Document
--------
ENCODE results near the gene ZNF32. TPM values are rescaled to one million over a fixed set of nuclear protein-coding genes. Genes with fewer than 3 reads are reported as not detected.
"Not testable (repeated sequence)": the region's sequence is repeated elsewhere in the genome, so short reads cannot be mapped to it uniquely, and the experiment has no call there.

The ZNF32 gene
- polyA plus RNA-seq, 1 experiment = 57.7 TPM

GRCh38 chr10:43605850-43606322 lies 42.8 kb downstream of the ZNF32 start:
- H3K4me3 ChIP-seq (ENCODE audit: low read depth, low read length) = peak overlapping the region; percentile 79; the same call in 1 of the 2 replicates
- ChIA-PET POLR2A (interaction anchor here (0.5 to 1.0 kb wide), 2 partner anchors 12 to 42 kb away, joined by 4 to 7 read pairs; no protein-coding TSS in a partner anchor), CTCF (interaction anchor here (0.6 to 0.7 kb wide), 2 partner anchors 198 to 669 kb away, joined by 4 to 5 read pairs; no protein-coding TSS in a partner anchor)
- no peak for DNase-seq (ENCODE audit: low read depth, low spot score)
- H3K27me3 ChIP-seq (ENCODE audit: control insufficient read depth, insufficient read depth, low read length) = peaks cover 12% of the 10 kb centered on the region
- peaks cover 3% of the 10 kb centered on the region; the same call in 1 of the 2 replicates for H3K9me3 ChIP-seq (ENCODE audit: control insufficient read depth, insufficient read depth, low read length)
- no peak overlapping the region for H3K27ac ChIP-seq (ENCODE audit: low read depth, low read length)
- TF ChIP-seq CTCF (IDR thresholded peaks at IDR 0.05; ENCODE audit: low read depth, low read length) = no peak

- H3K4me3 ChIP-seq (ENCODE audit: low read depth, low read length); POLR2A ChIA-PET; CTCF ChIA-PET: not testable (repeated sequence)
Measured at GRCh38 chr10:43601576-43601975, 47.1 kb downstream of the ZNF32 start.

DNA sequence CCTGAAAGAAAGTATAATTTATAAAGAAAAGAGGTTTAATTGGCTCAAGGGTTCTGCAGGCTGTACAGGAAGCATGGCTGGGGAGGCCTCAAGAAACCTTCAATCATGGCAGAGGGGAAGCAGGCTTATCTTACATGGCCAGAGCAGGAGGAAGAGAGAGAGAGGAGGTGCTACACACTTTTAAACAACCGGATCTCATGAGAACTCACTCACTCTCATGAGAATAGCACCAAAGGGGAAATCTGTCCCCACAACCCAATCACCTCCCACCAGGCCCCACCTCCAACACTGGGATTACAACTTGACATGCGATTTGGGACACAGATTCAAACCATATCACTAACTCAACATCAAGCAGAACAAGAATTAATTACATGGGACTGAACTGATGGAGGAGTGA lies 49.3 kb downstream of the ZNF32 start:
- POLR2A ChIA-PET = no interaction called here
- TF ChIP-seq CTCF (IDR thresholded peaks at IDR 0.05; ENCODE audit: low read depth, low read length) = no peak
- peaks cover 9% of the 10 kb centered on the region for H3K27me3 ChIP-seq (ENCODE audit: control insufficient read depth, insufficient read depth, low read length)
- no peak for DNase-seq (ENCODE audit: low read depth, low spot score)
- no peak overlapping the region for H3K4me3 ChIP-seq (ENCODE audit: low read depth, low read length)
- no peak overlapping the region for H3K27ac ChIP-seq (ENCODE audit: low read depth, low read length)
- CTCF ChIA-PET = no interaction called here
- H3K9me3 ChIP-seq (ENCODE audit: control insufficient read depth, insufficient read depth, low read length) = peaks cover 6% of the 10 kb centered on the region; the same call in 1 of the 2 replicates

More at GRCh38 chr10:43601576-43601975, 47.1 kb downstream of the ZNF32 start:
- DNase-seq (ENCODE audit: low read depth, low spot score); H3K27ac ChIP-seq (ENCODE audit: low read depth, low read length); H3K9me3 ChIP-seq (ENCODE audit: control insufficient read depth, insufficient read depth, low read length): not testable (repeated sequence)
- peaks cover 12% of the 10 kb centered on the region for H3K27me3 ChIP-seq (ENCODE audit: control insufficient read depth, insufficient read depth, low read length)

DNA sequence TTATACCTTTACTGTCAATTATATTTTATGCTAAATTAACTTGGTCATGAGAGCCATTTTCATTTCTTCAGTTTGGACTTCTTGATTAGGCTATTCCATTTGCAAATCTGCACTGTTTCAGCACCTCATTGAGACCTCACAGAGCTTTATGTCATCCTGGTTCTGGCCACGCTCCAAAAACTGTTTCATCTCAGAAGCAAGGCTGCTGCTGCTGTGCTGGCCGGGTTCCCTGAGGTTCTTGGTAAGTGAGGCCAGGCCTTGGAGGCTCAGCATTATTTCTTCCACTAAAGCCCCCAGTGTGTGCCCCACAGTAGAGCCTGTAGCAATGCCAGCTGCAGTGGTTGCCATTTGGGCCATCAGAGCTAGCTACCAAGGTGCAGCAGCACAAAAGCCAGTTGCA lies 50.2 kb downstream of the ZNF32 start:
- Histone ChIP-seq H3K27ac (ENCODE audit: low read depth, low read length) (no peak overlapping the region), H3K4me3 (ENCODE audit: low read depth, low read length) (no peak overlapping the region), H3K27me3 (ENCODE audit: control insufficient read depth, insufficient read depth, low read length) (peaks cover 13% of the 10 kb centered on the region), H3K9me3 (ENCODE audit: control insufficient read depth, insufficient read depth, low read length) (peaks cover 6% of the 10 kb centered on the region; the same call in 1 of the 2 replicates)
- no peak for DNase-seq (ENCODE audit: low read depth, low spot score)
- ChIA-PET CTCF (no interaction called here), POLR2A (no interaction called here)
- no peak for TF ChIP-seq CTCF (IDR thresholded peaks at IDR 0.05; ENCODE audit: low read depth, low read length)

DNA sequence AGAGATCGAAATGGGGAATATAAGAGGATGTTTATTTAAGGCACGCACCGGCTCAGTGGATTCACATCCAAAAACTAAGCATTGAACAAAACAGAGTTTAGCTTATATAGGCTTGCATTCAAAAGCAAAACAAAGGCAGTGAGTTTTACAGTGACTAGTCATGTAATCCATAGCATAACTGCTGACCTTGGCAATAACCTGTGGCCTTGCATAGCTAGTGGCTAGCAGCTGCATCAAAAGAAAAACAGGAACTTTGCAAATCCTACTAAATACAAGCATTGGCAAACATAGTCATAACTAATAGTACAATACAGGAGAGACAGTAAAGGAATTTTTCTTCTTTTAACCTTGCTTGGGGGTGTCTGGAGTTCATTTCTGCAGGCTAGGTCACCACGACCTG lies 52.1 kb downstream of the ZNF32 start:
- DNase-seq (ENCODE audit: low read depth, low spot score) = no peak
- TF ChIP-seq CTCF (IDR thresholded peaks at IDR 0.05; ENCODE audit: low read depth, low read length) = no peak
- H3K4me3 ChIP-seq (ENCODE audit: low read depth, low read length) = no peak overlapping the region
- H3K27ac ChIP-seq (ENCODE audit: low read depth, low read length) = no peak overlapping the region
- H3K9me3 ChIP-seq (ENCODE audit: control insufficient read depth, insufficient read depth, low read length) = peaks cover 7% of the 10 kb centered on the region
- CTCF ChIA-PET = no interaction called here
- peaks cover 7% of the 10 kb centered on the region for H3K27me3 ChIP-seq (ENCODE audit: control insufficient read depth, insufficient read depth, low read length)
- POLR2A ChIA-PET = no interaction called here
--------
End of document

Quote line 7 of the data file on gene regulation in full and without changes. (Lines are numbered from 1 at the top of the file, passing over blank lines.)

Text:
- ChIA-PET POLR2A (interaction anchor here (0.5 to 1.0 kb wide), 2 partner anchors 12 to 42 kb away, joined by 4 to 7 read pairs; no protein-coding TSS in a partner anchor), CTCF (interaction anchor here (0.6 to 0.7 kb wide), 2 partner anchors 198 to 669 kb away, joined by 4 to 5 read pairs; no protein-coding TSS in a partner anchor)